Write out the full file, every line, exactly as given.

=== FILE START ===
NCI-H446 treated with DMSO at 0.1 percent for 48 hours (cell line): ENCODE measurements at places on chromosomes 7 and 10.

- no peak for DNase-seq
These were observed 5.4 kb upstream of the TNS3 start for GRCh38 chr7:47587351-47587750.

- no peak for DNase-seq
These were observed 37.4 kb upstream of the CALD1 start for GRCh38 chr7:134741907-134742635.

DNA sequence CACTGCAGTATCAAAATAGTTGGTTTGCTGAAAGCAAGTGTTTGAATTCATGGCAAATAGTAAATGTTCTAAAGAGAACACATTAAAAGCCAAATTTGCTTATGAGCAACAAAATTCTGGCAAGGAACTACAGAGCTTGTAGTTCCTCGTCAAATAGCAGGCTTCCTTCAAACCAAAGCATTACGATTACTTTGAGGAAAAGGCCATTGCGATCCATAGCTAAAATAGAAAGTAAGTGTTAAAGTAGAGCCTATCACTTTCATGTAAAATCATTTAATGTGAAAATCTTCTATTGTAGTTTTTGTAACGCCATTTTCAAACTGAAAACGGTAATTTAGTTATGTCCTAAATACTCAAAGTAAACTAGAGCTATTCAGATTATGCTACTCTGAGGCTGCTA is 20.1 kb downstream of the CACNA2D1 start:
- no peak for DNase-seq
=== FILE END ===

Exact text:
NCI-H446 treated with DMSO at 0.1 percent for 48 hours (cell line): ENCODE measurements at places on chromosomes 7 and 10.

- no peak for DNase-seq
These were observed 5.4 kb upstream of the TNS3 start for GRCh38 chr7:47587351-47587750.

- no peak for DNase-seq
These were observed 37.4 kb upstream of the CALD1 start for GRCh38 chr7:134741907-134742635.

DNA sequence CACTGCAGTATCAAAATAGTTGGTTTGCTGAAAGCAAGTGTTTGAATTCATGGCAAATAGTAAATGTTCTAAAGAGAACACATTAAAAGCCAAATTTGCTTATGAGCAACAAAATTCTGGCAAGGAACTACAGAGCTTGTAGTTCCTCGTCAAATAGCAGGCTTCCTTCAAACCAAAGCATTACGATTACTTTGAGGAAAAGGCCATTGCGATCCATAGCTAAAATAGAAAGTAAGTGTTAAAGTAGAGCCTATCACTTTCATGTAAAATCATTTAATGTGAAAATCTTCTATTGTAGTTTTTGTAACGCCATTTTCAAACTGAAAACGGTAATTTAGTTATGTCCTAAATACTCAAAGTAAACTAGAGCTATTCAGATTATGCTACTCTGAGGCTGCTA is 20.1 kb downstream of the CACNA2D1 start:
- no peak for DNase-seq